Enterprises, scientists and academics turn to public cloud for HPC

Organisations are starting to use supercomputers on demand via public cloud to access HPC capabilities

Corporates, scientists, engineers and researchers all need access to high-performance compute power, low latency and high bandwidth for their data-intensive workloads. They are increasingly using supercomputers on demand via public cloud infrastructure to access the HPC capabilities they need at affordable costs.

High-performance computing (HPC) uses parallel processing to run advanced applications efficiently, reliably and quickly. HPC systems typically execute in excess of a teraflop or 1012 floating-point operations per second. 

Steve Conway, IDC research vice president for HPC, says: “HPC systems can handle more complex queries, more variables and faster turnaround requirements. The move to HPC has already saved PayPal more than $700m and is saving tens of millions of dollars per year for other commercial companies, on top of the benefits reported by established HPC users in government, academia and industry."

According to IDC, the broader HPC market of storage, servers, software, middleware and services is projected to grow from $20bn in 2013 to $29bn by 2018.

"We are now forecasting a 7.4% CAGR for the HPC server market from 2013 to 2018, and we expect the HPC server market to exceed $14.7bn by 2018," says Earl Joseph, IDC’s HPC vice president.

The move to HPC has already saved PayPal more than $700m and is saving tens of millions of dollars per year for others

Steve Conway, IDC

Organisations in a variety of market segments are turning to HPC technologies to tackle big data analytics workloads effectively, according to Conway. HPC systems are typically used by scientists, academics, pharma companies, engineers and government agencies such as the military, and some are taking these workloads to the cloud.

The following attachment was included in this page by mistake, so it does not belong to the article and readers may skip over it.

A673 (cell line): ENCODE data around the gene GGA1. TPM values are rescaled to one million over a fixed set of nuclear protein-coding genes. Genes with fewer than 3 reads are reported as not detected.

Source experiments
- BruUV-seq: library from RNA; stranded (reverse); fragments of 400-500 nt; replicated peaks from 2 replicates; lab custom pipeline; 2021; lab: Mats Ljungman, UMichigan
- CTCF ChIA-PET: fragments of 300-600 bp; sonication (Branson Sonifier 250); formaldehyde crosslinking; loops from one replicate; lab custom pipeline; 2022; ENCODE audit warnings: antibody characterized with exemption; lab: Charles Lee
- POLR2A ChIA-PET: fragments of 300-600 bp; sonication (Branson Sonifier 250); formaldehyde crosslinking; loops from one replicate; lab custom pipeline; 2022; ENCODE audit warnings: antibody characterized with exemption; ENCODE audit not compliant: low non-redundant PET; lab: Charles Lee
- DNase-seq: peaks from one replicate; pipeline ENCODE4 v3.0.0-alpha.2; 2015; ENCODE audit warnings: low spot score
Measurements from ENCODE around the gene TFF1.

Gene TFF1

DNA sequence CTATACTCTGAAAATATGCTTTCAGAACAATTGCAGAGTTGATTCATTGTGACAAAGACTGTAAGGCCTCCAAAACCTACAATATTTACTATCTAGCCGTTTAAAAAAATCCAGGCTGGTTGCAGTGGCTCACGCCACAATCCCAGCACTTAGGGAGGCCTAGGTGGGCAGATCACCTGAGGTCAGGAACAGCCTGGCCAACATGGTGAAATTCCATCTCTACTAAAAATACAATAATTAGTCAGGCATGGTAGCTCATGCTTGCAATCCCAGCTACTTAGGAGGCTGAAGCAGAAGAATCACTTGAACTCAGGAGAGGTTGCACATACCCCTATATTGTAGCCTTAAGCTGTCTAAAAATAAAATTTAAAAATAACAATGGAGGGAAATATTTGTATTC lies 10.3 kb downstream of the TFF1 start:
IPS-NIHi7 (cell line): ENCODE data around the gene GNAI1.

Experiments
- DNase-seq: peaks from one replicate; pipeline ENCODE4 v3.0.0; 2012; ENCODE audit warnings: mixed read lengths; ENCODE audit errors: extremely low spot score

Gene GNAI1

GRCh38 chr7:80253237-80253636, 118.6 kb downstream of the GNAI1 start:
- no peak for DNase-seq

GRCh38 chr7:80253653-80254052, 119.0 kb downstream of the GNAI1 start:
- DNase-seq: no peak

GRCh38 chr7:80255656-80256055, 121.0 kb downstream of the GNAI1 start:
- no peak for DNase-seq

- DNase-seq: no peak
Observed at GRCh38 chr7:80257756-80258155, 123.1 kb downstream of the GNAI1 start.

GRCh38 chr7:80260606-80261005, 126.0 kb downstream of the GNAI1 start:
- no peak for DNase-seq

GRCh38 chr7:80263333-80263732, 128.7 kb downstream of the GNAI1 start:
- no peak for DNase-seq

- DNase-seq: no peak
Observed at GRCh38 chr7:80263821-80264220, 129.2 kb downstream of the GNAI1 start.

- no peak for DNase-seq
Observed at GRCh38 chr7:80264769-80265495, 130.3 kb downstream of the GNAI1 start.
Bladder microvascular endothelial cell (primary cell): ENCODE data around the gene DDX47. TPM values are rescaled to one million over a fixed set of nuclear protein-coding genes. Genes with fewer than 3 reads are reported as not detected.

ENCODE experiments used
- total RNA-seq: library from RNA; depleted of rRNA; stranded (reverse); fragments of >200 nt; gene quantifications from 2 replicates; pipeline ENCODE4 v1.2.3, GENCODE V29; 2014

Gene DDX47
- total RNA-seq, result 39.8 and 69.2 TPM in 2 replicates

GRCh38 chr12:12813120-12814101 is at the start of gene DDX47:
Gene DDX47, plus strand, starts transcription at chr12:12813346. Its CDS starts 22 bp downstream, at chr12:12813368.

One US-based company wanted to build a 156,000-core supercomputer for molecular modelling to develop more efficient solar panels. It used the AWS cloud to launch its supercomputer system simultaneously across the US, South America, Asia Pacific and Ireland.

Running at 1.21 petaflops of aggregate compute power to simulate 205,000 materials, the system crunched 264 compute years in just 18 hours. “This made this system one of the top 50 supercomputers in the world,” says AWS technology evangelist Ian Massingham.

With its cheap costs, public cloud has democratised access to supercomputing or HPC, which used to be financially unviable for many organisations and limited to those who could spend tens of millions on hardware.

HPC software company Cycle Computing, for example. would have had to spend $68m to run a supercomputer of the size and scale it needed in a traditional IT model, says Massingham. The AWS bill for the system was $33,000. 

Cycle Computing itself offers cloud HPC software to enterprises such as Novartis, and Johnson & Johnson.

Others such as Pfizer, Unilever, Bristol-Myers Squibb (BMS), Bankinter and Nokia are all using the AWS cloud to speed up research and reduce IT costs by creating cluster compute or cluster GPU servers to meet their workload requirements on demand.

Another AWS user is Oxford University in its research for the Malaria Atlas Project, which is creating detailed global malaria maps to help in the fight against the disease. 

We now have access to the kind of serious parallel processing that we need to implement model runs in feasible timescales and the storage to deal with the massive model output

Pete Gething, Oxford University

Dr Pete Gething, of the university’s department of zoology, says: “Current knowledge is surprisingly patchy and this hampers efforts to target funds and resources to the people that need them most. All models use top-end spatial statistics, and these don’t come cheap when you’re mapping things down to 5km by 5km pixels across the whole world. 

“Up to now, computation and storage have been major restrictions, placing constraints on the models we are able to run. With AWS, we now have access to the kind of serious parallel processing that we need to implement model runs in feasible timescales and the storage to deal with the massive model output.”